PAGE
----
Ruffles have roots in the 50s and beyond, and are a display of feminity. Though ruffles are one of the most feminine female fashion statements, don’t let their recent image fool you. Historically, ruffles were unisex. In 16th-century Spain, soldiers wore multiple clothing layers, and the ends of their sleeves were slashed to show the fabric underneath. The natural wrinkle that appeared was then honed in on and recreated by clothing makers. They sewed flexible strings into their clothes. These strings were pulled tightly to give the renowned ruffled appearance.
A modern take on ruffles, Spring Couture 2013
Later on, both men and women’s fashion included ruffled neckties, called a jabot. Portraits of well known 18th-century figures show how much of an everyday accessory the jabot had become. From the likes of the royal Marie Antoinette, to the American revolutionist Alexander Hamilton, unlike how it’s seen as a statement piece today, the ruffle was everywhere. It had no gender association, and it was not until the 20th century when ruffles were deemed as unacceptable attire for males.
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Marie Antoinette private library in Versailles. @chateauversailles #chateadeversailles #marieantoinetteparis #marieantoinette #mariaantonietta #versaillesecret #versaillesprivé #rococo #luxuryinteriors #xviiiesiècle #xviiicentury #elisabethvigeelebrun #marieantoinetteportrait @igersversailles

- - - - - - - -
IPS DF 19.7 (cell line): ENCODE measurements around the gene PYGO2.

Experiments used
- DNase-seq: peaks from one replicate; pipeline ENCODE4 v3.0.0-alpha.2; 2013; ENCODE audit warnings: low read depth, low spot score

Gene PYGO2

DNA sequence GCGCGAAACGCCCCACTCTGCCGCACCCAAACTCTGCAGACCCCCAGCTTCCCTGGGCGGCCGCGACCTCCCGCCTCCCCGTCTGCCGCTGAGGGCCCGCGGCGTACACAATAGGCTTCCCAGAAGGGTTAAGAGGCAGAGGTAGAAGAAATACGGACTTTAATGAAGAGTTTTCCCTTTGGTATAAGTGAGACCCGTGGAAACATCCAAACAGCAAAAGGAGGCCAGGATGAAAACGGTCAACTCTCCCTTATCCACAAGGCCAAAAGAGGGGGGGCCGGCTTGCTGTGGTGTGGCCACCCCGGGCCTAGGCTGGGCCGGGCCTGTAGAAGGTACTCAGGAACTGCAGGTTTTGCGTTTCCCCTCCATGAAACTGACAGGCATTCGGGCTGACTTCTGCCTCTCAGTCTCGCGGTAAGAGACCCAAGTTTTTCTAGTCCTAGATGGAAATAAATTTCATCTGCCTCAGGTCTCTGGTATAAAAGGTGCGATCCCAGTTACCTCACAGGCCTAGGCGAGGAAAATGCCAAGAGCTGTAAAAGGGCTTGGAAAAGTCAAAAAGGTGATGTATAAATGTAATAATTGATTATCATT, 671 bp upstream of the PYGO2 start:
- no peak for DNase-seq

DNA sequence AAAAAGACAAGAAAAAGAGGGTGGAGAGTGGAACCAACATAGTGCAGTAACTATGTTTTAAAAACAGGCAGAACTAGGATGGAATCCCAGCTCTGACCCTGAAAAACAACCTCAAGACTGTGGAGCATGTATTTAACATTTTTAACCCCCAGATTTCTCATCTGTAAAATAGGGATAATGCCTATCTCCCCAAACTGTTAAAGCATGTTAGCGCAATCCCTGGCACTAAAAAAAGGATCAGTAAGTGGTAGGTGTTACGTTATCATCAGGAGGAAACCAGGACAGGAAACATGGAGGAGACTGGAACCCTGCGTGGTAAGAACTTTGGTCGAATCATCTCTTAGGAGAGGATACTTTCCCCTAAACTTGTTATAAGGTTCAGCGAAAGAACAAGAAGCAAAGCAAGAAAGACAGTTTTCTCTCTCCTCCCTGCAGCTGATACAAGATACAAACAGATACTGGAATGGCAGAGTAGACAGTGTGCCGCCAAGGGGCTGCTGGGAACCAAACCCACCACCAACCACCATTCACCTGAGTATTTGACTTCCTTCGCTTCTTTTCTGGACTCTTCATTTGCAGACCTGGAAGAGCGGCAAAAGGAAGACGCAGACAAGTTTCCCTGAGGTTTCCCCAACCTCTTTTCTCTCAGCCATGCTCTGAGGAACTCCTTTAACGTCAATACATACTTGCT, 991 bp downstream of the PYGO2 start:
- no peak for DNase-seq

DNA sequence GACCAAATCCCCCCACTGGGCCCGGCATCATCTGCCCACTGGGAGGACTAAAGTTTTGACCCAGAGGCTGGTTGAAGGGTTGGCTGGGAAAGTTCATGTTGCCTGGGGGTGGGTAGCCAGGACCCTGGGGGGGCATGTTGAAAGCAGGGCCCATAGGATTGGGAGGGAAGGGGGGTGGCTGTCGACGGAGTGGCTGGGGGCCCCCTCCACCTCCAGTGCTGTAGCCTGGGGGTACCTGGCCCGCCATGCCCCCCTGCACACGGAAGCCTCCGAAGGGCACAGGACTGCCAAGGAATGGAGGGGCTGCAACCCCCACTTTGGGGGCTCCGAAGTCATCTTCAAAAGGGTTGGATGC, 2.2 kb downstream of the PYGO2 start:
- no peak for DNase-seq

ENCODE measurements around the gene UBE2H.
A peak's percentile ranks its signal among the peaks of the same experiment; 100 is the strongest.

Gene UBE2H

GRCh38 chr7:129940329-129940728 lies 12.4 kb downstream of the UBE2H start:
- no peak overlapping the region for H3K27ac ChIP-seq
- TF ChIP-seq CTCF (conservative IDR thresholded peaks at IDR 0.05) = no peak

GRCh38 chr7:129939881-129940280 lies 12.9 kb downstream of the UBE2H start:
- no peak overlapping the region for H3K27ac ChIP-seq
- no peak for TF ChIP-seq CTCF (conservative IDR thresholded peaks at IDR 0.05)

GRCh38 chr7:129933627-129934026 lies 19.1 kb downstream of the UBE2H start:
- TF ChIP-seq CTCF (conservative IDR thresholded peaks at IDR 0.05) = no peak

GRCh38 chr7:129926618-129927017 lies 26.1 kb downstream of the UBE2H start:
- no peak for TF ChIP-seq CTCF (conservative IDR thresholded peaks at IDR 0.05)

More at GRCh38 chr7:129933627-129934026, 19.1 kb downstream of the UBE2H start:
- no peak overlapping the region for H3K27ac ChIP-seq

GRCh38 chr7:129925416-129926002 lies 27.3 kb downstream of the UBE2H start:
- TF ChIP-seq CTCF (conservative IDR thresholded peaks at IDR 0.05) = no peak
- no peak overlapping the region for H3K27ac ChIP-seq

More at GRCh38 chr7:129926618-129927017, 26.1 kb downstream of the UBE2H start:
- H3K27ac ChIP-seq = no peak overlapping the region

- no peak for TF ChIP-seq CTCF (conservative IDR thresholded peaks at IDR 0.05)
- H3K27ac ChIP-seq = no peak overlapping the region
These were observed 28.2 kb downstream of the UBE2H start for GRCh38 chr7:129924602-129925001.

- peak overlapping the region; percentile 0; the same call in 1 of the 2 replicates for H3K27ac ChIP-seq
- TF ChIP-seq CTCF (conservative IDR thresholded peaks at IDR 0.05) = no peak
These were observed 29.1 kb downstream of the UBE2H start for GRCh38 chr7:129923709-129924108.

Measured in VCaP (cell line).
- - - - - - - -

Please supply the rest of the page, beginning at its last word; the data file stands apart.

Portrait of Marie Antoinette donning jabon at private library in Versailles
In the 1950s, Christian Dior’s “New Look” collection featured voluminous skirts compared to the more binded look that took precedence in the war years. These voluminous ruffled skirts were synonymous with the feminine and sweet feeling that is associated with women. Thus, in a decade where gender roles, specifically women’s roles were more vividly defined, highlighted, and sought out, the ruffle became more gender associated than ever. Actresses like Debbie Reynolds and Judy Garland with their pure images were great representations of the trend.
Judy Garland in Meet Me in St. Louis (1944)
Today ruffles can be seen in anything from tops, skirts, and pants and can be worn very casually as a statement in any outfit! Popular options are a white top featuring ruffles at the sleeves in different varieties. Off the shoulder ruffled tops featuring waterfall ruffles as depicted below are favored. Tops with cascading ruffles are a popular option as well, also depicted below. Though white is a popular color for these tops, tops featuring ruffles are worn in various shades year round.
Ruffles have transcended time and are still going strong today. From their roots in 16th-century Spain, ruffles have lasted for decades and likely won’t be going anywhere anytime soon. The next time you’re out shopping don’t be afraid to partake in this major 2019 fashion trend!